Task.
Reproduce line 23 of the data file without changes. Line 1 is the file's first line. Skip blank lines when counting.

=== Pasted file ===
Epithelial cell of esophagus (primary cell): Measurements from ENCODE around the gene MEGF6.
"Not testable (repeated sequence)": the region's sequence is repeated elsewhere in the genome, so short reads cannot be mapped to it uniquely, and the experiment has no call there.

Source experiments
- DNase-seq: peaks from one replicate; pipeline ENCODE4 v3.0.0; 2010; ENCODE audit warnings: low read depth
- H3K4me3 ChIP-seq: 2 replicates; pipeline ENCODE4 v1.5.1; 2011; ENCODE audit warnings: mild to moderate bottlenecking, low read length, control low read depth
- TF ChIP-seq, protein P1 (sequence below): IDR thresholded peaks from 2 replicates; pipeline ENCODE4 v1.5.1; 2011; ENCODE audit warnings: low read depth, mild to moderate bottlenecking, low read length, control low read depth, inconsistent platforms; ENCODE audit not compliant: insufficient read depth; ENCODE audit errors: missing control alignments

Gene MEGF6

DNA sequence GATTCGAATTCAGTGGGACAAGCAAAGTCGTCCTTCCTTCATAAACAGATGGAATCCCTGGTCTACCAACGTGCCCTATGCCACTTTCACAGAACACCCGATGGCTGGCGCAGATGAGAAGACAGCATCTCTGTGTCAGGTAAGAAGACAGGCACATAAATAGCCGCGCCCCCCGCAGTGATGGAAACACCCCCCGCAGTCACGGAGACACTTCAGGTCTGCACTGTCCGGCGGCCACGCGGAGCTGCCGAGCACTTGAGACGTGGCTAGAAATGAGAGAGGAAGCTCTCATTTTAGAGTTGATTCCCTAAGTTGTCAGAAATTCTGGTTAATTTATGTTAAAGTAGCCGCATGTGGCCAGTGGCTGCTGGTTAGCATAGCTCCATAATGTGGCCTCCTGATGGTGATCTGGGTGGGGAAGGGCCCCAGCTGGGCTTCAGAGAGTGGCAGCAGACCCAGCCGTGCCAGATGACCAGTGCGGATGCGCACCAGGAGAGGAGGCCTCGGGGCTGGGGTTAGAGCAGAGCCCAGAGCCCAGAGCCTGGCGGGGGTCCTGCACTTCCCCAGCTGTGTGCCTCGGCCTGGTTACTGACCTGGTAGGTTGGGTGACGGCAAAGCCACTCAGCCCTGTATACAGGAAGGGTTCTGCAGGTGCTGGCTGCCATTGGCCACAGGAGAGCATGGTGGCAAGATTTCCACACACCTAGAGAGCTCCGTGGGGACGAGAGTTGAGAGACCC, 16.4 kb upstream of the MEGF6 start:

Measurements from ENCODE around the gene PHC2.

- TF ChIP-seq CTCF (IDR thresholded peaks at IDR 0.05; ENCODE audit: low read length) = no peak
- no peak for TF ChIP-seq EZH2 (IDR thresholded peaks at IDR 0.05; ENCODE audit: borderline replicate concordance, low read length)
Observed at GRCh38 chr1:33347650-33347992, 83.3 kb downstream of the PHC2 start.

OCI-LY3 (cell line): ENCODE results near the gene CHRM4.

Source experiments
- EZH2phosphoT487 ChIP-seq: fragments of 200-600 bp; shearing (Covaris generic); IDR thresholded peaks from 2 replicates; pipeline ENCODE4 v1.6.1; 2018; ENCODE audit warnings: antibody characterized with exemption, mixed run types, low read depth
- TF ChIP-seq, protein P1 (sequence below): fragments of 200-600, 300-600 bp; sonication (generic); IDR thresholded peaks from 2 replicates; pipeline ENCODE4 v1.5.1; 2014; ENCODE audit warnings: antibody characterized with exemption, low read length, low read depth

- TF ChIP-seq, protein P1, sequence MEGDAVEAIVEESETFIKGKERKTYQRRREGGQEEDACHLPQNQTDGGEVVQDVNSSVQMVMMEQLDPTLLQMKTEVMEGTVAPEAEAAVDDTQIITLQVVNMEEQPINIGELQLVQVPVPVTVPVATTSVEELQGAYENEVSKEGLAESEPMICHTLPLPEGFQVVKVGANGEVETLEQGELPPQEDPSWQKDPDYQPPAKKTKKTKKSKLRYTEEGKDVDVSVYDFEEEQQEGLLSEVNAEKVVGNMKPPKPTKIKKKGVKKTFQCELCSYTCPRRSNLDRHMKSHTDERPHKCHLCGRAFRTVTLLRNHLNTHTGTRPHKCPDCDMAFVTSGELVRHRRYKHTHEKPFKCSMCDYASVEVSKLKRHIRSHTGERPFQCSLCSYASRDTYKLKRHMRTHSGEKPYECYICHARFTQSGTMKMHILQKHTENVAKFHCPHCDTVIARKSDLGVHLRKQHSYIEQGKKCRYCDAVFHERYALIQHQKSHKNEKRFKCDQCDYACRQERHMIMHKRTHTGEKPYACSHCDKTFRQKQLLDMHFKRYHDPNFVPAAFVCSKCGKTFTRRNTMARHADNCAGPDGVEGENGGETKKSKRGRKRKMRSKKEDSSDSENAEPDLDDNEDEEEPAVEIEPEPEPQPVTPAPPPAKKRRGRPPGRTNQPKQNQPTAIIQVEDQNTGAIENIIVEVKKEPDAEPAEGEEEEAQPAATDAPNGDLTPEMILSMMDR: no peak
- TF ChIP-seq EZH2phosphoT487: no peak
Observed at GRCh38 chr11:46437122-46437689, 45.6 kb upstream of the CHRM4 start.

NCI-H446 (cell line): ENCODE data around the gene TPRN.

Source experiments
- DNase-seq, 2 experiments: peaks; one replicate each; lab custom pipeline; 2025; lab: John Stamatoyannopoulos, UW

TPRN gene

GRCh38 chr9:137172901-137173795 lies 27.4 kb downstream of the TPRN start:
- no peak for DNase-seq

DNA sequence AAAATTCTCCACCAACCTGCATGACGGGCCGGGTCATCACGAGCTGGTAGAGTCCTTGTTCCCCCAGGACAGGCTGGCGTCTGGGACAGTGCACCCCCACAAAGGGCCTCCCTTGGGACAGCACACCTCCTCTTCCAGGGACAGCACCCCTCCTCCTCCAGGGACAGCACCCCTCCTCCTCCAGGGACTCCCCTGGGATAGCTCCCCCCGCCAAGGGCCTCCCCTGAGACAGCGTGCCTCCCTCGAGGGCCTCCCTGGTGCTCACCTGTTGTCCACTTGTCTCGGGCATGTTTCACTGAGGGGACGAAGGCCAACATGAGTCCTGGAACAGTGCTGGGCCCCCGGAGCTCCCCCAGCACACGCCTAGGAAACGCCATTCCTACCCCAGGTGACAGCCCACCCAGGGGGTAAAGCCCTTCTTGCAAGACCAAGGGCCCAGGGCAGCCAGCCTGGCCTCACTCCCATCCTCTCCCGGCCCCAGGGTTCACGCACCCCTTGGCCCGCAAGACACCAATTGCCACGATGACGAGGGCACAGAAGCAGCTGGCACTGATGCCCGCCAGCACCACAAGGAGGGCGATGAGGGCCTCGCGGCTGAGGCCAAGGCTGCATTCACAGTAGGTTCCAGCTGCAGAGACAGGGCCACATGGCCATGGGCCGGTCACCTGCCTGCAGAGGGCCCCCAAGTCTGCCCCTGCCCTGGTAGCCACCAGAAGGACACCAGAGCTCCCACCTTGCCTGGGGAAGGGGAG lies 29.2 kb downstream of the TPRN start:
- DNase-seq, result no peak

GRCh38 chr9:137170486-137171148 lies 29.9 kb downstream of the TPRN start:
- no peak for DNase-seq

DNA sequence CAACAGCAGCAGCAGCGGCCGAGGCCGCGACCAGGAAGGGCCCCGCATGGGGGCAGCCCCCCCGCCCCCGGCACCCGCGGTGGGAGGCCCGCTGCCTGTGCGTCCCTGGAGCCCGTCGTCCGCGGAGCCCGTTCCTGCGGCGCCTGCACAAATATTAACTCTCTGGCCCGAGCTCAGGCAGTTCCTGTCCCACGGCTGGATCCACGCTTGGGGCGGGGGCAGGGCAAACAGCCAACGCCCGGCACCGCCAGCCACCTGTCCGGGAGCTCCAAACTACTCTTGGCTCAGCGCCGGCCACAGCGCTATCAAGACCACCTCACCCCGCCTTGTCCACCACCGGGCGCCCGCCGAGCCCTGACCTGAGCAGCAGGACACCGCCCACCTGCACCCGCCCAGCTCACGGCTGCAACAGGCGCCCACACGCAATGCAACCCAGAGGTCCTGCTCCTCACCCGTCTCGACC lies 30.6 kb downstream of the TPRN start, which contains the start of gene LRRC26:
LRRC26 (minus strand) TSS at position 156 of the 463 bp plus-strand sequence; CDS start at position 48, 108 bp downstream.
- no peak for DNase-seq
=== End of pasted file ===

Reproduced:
TPRN gene